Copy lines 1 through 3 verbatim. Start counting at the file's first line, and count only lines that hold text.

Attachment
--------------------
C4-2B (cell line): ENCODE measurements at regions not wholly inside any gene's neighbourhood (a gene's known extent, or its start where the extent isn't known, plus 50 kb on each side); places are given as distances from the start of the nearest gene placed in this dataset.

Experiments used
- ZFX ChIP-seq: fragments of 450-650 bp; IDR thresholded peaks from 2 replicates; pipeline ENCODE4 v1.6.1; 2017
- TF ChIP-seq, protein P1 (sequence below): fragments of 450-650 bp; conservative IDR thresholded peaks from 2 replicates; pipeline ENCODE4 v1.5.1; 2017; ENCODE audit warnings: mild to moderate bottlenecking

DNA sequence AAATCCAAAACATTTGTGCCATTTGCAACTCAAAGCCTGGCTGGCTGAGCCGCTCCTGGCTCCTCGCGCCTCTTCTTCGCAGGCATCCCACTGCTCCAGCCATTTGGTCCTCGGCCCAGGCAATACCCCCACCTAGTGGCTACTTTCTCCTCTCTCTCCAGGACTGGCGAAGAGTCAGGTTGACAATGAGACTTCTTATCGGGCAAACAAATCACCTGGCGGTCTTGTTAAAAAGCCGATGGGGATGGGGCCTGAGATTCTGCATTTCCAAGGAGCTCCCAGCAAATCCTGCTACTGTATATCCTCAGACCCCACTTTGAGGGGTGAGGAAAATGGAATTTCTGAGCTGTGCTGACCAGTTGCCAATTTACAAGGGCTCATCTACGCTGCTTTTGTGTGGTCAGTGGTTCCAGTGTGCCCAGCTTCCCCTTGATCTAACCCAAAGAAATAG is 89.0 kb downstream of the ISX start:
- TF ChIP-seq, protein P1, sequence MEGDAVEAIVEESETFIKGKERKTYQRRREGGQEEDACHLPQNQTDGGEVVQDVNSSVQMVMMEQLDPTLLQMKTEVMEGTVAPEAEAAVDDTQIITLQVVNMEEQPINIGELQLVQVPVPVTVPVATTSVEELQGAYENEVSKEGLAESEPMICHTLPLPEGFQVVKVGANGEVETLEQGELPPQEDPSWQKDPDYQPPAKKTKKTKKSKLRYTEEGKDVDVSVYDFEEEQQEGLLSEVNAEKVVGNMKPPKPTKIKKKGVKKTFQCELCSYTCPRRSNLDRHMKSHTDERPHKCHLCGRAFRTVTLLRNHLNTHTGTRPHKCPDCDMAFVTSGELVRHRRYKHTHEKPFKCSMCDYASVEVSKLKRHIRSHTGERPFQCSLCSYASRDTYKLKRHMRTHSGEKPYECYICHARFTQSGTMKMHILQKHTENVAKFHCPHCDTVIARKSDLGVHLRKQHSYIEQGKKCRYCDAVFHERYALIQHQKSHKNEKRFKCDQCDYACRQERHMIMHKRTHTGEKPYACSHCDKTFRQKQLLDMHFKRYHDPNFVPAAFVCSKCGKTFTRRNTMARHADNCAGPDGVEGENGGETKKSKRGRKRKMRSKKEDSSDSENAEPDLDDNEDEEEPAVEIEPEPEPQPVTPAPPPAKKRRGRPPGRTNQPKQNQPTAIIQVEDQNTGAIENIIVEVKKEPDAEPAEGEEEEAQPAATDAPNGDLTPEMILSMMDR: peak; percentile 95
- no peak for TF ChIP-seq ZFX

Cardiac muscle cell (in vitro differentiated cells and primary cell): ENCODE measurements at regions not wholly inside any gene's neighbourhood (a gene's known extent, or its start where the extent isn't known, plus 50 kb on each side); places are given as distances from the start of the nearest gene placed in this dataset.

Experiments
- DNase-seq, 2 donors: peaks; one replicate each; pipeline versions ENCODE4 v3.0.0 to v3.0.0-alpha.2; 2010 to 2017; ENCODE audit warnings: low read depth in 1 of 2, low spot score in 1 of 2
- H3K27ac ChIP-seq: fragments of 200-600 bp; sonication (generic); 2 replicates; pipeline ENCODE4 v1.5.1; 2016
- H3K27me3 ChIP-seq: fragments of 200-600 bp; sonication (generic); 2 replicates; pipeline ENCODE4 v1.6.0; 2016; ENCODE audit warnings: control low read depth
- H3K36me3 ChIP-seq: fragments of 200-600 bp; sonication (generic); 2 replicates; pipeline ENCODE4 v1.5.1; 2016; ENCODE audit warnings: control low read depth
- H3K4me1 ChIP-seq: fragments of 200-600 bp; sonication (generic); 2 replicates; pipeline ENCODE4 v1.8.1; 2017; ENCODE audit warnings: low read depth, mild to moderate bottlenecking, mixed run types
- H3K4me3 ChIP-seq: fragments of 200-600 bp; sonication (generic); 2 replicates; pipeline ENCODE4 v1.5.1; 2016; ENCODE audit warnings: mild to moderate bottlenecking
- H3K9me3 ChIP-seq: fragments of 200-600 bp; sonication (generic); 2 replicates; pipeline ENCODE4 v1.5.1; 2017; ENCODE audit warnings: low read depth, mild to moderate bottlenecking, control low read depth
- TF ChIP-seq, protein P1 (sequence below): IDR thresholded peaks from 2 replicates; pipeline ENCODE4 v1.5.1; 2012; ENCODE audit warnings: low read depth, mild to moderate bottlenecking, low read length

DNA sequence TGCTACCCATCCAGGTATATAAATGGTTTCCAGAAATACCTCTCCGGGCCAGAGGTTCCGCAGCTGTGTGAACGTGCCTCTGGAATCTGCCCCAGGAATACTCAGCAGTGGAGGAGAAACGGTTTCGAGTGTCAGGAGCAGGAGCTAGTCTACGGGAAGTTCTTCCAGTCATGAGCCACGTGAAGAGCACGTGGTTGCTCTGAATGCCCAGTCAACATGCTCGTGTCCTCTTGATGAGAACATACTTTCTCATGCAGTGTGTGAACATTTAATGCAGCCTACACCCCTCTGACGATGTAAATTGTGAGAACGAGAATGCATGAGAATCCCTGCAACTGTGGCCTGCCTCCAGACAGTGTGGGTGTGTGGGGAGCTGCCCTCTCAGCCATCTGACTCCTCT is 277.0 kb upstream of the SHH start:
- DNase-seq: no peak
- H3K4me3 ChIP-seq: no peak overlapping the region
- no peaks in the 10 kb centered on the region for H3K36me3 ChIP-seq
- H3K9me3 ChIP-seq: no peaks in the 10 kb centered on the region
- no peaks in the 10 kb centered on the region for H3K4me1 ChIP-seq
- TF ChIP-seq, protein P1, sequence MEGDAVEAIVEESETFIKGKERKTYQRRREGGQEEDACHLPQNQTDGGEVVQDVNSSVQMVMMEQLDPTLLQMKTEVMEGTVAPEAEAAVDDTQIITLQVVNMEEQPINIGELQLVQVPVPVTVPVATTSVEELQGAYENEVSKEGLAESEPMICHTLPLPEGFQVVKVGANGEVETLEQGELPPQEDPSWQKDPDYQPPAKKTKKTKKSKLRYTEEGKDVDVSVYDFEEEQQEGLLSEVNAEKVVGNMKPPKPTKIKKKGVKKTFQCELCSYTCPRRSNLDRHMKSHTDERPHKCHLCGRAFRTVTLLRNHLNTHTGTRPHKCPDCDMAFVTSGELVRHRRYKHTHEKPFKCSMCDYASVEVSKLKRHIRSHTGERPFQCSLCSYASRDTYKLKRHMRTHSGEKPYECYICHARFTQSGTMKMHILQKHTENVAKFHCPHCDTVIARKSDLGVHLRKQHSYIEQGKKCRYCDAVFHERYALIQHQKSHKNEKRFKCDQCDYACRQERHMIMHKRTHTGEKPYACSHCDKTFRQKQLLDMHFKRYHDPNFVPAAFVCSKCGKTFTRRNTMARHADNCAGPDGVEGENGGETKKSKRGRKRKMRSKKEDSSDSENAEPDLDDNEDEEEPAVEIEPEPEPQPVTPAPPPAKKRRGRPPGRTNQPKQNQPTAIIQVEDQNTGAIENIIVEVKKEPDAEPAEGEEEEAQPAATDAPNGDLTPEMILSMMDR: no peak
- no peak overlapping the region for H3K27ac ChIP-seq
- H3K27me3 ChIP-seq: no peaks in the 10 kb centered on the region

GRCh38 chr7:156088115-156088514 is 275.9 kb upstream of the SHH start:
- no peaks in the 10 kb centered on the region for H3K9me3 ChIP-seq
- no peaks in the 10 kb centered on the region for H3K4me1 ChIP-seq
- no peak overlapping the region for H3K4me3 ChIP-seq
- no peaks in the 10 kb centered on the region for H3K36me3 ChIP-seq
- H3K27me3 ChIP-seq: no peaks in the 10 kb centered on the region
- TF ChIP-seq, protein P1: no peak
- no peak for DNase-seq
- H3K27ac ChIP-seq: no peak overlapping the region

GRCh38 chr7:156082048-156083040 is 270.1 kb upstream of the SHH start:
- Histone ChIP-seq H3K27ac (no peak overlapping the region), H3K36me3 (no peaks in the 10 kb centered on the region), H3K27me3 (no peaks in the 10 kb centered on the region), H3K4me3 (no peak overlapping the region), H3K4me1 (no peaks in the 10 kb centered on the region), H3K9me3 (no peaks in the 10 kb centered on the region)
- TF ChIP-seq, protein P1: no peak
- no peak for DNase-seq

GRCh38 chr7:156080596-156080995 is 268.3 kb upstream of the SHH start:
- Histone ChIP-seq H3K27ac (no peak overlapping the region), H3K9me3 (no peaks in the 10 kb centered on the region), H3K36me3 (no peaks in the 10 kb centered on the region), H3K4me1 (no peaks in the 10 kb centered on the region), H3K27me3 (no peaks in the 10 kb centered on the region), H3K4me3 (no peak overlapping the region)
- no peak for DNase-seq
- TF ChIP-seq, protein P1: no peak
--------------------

C4-2B (cell line): ENCODE measurements at regions not wholly inside any gene's neighbourhood (a gene's known extent, or its start where the extent isn't known, plus 50 kb on each side); places are given as distances from the start of the nearest gene placed in this dataset.

Experiments used
- ZFX ChIP-seq: fragments of 450-650 bp; IDR thresholded peaks from 2 replicates; pipeline ENCODE4 v1.6.1; 2017